Like a lemming to the cliff I was pulled towards it............
I knew that the guys would be wondering where I was, but I was compelled to walk along the beach for a few minutes anyway.
It was beautiful.
Standing there I realized again just how much I missed the water.
A desert rat.
I was now a desert rat.
I liked my home but missed the water, and resolved yet again that we needed to get a camper.
We were living in a beautiful and diverse state, and I wanted to see it..............
Liberty - barely visible on the point............
A few minutes later I was on the water.
Kayaking for the second time in two days.
Kayaking for the second time in a year and a half.
Kissing both of my guys on the cheek I pushed out into the water and headed to my right, away from the choppy open water and towards the narrow channel that moved through part of the town of Sandpoint.
Kayaking flat water isn't rocket science but I wondered how it would feel.
The day before - with Chris - we had mostly floated.
Alternating paddling, stopping, picture taking, talking, paddling some more.   
More relaxing than moving.  More visiting than moving.
Now that I was alone I still paddled slowly but also paddled consistently, stopping only briefly to snap a quick picture here and there.
I wasn't wearing paddling gloves so taking pictures was not the big production that it is when paddling in cold conditions.  
Testing out upper body muscles.  Testing out rhythm and strokes and maneuvarability.
It felt OK.  Natural.  
In a race once we started paddling at midnight.  We didn't get off the water until 6:30 the next night.
18 1/2 hours of paddling, and then rushing to warm up and get geared up for a hike to a climbing site where we ascended 200 feet up and then rappelled 300 feet back down.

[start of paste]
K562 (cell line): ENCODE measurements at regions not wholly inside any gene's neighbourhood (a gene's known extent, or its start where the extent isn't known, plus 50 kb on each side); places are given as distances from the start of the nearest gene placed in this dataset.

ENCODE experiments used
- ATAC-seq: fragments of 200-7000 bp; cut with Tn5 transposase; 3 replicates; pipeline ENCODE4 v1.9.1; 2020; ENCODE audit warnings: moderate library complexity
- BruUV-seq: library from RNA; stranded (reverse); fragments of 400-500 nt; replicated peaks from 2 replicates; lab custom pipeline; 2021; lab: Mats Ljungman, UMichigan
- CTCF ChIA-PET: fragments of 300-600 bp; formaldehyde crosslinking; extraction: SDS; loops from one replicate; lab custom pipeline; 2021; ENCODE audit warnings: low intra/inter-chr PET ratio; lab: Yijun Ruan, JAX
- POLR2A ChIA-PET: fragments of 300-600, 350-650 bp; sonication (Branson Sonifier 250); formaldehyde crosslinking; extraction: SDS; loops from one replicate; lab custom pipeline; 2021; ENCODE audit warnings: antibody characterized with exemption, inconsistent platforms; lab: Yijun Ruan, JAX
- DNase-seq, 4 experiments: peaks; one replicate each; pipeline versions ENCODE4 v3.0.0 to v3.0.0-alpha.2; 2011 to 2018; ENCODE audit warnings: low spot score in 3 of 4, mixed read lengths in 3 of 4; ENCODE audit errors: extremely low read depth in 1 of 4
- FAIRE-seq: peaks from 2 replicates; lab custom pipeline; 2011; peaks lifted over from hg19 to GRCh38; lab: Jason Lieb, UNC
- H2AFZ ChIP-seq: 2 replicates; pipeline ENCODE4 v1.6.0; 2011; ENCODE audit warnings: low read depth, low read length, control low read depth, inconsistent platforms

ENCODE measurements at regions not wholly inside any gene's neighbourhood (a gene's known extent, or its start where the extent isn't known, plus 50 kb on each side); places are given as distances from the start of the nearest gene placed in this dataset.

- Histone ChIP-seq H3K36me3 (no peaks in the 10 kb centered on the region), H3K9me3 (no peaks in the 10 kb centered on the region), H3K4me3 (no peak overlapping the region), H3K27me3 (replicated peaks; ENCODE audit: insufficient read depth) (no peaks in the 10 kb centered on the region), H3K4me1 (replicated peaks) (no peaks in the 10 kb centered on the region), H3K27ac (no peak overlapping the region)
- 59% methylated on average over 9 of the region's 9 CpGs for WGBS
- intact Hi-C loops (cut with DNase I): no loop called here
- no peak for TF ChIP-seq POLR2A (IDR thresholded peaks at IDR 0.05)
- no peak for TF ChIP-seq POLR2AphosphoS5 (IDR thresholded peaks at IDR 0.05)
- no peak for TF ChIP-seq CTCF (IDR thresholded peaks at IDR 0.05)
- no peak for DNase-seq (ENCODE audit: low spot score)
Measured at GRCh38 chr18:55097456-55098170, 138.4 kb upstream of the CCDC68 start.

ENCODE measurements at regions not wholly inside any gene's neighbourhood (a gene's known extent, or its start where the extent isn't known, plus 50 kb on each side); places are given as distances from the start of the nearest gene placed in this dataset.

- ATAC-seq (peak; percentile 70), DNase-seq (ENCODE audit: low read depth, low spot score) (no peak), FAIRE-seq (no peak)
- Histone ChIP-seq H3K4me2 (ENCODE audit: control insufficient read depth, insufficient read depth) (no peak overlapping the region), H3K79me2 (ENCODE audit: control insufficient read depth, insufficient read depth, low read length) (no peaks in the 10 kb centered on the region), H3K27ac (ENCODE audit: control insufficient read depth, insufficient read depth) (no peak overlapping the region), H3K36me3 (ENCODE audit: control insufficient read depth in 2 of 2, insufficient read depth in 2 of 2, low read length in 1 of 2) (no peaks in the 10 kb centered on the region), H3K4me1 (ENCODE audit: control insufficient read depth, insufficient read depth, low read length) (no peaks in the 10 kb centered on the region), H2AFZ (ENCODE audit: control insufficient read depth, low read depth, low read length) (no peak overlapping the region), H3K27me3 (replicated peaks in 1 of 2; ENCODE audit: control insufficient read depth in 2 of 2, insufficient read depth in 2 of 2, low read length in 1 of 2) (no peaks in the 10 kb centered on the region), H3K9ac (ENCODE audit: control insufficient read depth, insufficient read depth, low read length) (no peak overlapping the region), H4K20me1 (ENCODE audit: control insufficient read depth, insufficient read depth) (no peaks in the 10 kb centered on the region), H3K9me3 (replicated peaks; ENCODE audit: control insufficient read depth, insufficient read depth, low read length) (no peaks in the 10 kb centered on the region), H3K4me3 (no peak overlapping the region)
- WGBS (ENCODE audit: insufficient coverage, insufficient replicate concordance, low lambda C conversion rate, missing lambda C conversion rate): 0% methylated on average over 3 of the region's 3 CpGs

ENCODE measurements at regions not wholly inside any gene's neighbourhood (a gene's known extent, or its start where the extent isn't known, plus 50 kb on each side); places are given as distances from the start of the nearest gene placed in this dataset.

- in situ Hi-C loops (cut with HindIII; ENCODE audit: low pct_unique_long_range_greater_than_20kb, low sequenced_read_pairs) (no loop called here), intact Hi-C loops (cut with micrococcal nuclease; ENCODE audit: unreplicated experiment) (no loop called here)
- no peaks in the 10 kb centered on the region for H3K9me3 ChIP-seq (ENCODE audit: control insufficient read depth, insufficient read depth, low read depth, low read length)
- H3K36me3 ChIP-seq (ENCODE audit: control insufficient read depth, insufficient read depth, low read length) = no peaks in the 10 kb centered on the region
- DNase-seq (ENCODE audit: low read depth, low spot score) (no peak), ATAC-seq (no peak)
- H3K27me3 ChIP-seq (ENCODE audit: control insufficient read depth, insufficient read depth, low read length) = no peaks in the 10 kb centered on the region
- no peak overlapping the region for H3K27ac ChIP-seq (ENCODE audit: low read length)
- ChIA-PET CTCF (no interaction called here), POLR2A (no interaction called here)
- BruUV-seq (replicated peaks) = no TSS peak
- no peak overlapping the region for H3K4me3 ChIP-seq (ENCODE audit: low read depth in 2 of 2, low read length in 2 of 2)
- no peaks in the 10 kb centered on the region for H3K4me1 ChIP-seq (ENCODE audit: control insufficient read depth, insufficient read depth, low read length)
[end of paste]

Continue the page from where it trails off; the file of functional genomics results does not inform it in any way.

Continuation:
That was only seven years ago.
Times sure change.............
The boat slips were all completely empty.
The outdoor patios that I could see in back of numerous restaurants were all empty.
This was a very very good time to be visiting Sandpoint............
As I continued to slowly paddle the length of the inlet I thought about Jamie.
She was tired a lot.  Sleeping a lot.  Her hearing was beginning to go.  She couldn't walk far.
I was worried about her, and although we had gotten her out of the motel room as much as we (and she) could manage, we had in effect dragged her all the way to Northern Idaho for nothing.
She LOVES trips.  Loves adventures.  Loves walks.
I was worried about my girl...........

LC and Chris bonded very quickly after they met each other.  A shared military background.  A love of guns.  A love of fishing.  The same sense of humor.  The same interest in politics.
They were having a great time joking and fishing and eating and talking guy talk.
I liked to watch them together.
They had an easy going rapport with each other and no matter how long it was between visits, they always just seemed to naturally pick up where they left off............

I continued paddling, wandering under one bridge after another.
Pleased to be alone.  Pleased to be on the water.  Pleased to know that my boy was close.............